# Interference from two wide slits

#### Prerequisites

We have analyzed what happens when waves from two point sources combine. At different points in space the result may be a strengthening of what each source would do by itself (constructive interference) or a weakening of what each source would do by itself (destructive interference), depending on whether the two waves are in phase with each other or out of phase with each other (Two-slit interference). We've also considered what happens if a single slit is wide enough that the interference from different parts of the slit have to be taken into account (Diffraction). This is what the set-ups and patterns look like in the two cases:

Now our question is: What happens if we have two slits that are each wide enough so that the width of the slit has to be taken into account?

## Thinking about it conceptually

If you think of what is happening physically in term of wavelets from the sources at the slits, it is fairly straightforward to see what's happening. If we are at a particular position, y, on the screen up (if positive) or down (if negative) from the center line, we receive oscillating signals from each of the slits. These signals are the result of all the wavelets coming out of that slit adding together. Now we have to add those two results together -- with an additional phase shift as a result of the extra path difference between the two slits. This will produce the interference pattern on the left (the two-slit pattern) multiplied by the pattern on the right (the one-slit pattern). We are getting interference of the waves from the two slits, but the waves from each of the slits have a non-uniform strength as y changes due to the one-slit pattern.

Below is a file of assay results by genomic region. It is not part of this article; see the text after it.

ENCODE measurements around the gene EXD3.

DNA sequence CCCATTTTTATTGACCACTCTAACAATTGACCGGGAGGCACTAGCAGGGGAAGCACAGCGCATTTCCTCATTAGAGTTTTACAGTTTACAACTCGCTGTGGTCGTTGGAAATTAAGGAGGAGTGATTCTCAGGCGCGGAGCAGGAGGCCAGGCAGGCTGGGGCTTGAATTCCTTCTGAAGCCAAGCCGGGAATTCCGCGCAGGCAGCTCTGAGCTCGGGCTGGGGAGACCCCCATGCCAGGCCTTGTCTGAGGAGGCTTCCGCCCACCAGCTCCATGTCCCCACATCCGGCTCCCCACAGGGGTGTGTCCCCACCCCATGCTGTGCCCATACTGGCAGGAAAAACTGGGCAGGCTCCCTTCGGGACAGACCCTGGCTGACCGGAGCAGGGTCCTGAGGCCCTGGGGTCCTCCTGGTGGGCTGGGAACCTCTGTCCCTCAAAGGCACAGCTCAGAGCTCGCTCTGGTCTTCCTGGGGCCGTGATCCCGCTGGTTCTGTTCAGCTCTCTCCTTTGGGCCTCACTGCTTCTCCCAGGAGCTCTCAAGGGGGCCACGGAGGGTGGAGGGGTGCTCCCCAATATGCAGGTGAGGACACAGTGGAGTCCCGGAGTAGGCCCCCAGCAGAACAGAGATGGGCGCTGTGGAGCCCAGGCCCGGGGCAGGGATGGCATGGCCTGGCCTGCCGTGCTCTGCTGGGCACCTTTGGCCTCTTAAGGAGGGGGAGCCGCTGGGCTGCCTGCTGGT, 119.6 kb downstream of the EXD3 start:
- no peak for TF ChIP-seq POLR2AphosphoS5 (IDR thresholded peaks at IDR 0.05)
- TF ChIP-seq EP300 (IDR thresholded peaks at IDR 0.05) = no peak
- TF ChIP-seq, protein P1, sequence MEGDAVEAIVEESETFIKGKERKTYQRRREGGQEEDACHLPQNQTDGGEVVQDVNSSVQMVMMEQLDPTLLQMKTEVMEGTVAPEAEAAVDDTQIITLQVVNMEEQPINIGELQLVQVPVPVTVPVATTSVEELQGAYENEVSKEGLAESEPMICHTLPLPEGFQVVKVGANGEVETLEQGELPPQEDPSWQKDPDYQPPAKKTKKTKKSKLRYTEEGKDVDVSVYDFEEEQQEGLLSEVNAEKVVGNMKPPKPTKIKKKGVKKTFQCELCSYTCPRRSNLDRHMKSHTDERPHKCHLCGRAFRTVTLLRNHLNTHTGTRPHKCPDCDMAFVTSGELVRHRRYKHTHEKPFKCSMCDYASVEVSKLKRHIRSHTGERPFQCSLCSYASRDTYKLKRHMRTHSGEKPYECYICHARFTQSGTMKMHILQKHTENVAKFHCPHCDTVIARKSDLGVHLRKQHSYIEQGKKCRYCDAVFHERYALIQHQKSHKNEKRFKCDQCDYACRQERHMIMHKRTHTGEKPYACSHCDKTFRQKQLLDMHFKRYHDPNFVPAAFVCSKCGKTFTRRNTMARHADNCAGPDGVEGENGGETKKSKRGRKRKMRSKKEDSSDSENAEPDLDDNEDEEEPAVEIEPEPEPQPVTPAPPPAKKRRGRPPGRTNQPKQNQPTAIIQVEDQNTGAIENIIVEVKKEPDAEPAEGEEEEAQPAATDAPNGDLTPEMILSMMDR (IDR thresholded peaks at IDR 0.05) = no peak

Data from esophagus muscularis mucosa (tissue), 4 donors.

In particular, at that position on the screen where the one slit pattern cancels (the "squash point") then the total interference pattern goes to zero there as well. You are interference waves from two slits, but waves of 0 intensity -- so the total result is zero. The regular fringes produced by the two-slit pattern are "squashed" by the one slit pattern.

## Doing the math

These are a lot of ideas to keep in one's head at once. One of the things math is good for in physics is in showing how the conceptual ideas work, a step at a time and then letting you scan over it to hold the entire picture in your head at once. Let's give it a try.

1. From our analysis of the interference produced by two very narrow slits, we got the result as a function of $y$ (the position along the screen) was

$$I = A_0^2 \cos^2\bigg({\frac{2\pi ay}{\lambda L}\bigg)}$$

where $a$ is the separation of the slits, $\lambda$ is the wavelength, and $L$ is the distance to the screen, and $A_0$ is the amplitude of the oscillating light. The graph of this is shown in figure A in the set of graphs below. It's an oscillation that peaks at $y=0$ (the midpoint of the screen, where the distance from each slit is the same) and oscillates with a constant amplitude.